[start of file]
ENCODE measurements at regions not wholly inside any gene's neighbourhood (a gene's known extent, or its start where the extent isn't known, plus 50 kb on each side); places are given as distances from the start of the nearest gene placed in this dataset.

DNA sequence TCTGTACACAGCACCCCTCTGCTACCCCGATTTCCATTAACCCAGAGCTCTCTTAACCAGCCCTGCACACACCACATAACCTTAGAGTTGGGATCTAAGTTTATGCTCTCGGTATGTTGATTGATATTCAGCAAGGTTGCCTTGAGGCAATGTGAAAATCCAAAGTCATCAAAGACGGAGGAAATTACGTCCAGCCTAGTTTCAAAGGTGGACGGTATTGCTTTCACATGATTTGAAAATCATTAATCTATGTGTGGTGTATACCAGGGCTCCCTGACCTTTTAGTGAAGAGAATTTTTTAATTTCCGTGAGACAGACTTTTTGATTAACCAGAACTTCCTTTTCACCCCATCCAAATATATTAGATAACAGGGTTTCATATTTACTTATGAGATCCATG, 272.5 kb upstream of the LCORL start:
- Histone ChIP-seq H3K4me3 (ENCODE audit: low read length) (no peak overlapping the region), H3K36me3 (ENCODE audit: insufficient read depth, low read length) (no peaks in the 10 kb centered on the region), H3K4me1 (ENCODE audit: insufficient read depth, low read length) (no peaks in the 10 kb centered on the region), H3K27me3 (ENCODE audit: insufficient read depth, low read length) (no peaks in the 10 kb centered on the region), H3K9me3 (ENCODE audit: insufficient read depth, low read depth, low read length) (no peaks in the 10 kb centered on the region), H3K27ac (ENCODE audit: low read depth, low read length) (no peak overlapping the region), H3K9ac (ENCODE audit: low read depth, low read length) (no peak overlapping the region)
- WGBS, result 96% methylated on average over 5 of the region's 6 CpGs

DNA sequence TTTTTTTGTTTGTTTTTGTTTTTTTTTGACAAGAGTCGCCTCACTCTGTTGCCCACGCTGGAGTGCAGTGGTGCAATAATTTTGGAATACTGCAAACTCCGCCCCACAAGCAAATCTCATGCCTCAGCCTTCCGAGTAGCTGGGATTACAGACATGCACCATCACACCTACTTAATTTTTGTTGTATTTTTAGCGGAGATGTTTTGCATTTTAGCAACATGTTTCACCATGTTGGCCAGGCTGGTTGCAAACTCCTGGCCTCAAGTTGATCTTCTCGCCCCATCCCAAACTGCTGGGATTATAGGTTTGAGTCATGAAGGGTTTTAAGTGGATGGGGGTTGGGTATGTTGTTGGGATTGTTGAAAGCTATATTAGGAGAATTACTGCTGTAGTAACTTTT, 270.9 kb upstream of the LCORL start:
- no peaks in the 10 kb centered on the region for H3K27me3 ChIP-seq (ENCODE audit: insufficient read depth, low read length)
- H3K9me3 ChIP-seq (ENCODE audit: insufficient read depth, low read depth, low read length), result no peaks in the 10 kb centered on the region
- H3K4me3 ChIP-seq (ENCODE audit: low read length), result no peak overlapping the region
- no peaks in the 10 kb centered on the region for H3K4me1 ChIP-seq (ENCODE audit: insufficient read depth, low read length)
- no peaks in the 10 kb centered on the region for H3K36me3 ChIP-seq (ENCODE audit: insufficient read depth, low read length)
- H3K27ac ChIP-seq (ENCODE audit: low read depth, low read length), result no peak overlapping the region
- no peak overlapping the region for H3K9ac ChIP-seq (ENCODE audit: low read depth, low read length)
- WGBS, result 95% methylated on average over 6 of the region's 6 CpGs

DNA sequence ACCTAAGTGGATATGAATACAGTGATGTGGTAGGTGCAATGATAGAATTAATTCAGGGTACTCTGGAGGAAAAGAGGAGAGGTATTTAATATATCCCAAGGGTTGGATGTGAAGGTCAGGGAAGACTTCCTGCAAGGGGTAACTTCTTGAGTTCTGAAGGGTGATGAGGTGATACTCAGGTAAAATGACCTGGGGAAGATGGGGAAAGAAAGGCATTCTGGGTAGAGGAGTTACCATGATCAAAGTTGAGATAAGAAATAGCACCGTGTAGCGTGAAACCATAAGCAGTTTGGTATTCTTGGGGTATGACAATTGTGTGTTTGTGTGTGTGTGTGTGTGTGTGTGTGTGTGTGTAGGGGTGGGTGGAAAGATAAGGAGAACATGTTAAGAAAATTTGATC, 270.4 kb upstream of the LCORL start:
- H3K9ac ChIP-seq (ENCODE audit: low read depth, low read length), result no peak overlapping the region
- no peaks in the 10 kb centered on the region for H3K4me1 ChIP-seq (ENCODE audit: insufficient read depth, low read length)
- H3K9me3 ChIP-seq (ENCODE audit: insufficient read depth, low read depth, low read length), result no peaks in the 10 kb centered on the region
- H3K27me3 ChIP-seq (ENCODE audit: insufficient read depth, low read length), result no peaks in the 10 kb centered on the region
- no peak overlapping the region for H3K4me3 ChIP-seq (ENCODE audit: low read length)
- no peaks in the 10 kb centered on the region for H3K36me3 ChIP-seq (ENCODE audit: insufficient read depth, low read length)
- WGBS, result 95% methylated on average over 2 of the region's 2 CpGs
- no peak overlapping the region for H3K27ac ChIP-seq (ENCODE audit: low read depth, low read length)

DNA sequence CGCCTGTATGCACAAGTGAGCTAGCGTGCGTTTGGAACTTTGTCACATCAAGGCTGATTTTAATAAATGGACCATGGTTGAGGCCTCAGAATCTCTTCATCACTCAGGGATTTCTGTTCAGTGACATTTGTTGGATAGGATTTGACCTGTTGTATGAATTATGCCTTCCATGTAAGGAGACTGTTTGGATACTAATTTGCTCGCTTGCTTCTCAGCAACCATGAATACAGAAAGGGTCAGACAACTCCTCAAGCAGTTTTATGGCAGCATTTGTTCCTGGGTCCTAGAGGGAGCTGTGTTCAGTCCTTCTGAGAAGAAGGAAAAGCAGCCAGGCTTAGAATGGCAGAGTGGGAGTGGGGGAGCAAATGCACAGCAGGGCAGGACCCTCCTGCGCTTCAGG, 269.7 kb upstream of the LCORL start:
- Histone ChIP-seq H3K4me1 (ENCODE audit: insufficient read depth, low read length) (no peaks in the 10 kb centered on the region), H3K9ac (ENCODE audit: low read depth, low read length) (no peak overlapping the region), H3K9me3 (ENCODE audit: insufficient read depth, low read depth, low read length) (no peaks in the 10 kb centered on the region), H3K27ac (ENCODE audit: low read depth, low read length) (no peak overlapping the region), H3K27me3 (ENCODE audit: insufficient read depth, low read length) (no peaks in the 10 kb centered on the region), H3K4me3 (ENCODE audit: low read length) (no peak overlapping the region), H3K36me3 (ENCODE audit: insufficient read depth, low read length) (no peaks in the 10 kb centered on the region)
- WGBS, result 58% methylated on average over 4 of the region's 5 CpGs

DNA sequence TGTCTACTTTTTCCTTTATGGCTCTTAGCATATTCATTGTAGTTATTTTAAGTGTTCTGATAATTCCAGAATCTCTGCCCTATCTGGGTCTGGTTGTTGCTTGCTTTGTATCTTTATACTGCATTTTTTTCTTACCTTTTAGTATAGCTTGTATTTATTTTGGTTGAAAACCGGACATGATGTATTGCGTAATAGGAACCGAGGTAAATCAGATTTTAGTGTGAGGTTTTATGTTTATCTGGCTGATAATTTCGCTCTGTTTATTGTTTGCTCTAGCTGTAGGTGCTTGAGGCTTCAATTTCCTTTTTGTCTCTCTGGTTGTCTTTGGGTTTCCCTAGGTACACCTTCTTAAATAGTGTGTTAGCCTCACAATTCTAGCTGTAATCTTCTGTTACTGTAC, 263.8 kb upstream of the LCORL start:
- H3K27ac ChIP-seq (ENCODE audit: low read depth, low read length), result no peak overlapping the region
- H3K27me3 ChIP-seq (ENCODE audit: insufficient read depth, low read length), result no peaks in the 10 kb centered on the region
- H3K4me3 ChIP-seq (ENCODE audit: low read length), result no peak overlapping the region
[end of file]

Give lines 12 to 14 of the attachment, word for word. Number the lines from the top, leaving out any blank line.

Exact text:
- no peak overlapping the region for H3K9ac ChIP-seq (ENCODE audit: low read depth, low read length)
- WGBS, result 95% methylated on average over 6 of the region's 6 CpGs

DNA sequence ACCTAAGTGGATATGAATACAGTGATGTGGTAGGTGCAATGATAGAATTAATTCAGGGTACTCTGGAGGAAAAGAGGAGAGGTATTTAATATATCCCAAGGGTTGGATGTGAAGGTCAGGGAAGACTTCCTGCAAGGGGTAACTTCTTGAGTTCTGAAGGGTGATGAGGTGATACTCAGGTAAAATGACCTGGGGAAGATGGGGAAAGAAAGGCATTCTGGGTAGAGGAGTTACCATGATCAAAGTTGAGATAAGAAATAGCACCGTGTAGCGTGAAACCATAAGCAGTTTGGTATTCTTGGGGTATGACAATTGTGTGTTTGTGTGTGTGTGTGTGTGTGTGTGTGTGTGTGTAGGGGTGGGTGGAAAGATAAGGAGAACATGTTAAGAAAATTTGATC, 270.4 kb upstream of the LCORL start: